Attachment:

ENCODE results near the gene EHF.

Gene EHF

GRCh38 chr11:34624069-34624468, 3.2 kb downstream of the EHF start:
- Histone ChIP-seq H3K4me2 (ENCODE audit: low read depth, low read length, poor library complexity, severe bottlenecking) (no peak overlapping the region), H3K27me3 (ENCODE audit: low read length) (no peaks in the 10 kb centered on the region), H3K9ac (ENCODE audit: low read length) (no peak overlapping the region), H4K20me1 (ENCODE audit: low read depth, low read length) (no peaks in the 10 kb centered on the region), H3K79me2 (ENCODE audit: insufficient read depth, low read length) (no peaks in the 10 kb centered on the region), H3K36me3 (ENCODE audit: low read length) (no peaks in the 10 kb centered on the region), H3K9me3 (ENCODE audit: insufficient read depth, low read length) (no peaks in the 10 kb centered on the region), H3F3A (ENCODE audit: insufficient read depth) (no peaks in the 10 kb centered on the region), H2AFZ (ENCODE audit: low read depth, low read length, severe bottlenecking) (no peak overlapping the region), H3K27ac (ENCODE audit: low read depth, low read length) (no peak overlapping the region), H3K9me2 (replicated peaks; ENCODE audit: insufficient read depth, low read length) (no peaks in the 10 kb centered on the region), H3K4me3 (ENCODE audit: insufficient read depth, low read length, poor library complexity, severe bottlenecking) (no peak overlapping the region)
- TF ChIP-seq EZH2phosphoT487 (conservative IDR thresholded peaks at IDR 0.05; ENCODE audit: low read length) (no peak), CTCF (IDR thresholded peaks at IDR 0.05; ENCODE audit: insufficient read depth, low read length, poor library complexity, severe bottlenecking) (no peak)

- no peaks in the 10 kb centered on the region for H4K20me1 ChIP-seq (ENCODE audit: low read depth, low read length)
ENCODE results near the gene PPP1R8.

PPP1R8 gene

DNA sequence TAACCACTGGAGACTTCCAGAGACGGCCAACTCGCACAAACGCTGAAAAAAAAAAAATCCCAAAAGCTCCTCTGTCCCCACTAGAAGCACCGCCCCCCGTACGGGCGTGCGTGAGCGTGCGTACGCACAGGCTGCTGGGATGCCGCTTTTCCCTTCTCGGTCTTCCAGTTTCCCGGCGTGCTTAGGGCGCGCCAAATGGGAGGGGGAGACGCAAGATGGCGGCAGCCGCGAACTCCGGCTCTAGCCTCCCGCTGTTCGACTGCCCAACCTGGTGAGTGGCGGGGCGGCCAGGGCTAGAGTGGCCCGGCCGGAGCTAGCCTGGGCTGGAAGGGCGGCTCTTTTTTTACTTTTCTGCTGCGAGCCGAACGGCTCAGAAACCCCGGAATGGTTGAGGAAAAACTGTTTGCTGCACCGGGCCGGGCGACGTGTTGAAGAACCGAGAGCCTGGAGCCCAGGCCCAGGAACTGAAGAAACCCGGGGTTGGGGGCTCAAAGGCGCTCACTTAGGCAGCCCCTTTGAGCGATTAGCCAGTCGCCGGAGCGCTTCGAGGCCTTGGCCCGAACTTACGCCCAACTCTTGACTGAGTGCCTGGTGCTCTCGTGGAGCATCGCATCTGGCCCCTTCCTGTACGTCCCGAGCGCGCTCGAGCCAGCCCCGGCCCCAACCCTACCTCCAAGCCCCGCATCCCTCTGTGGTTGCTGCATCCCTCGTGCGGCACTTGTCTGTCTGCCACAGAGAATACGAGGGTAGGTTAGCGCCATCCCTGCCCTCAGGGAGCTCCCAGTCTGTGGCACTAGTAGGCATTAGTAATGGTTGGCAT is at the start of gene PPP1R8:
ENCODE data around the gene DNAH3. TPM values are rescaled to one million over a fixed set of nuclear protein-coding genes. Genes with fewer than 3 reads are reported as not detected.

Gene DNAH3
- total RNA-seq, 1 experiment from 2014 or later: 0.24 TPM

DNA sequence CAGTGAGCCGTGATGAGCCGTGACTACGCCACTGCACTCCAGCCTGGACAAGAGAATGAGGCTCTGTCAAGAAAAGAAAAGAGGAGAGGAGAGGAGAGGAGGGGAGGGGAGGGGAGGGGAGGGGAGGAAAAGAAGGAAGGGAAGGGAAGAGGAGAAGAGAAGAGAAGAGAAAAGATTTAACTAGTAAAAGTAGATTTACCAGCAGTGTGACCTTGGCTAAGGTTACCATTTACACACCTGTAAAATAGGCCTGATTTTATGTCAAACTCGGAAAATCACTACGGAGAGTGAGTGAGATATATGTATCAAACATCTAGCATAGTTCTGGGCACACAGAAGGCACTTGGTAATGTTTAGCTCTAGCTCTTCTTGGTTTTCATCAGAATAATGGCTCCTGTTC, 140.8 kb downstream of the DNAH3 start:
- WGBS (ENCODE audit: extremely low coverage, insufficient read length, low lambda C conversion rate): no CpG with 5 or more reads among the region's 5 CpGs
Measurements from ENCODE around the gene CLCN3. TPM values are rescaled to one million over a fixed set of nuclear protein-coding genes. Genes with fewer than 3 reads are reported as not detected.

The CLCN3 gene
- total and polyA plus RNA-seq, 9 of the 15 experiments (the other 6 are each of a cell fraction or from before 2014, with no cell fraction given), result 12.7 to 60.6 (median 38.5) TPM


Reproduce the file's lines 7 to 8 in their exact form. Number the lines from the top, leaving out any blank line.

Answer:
ENCODE results near the gene PPP1R8.

PPP1R8 gene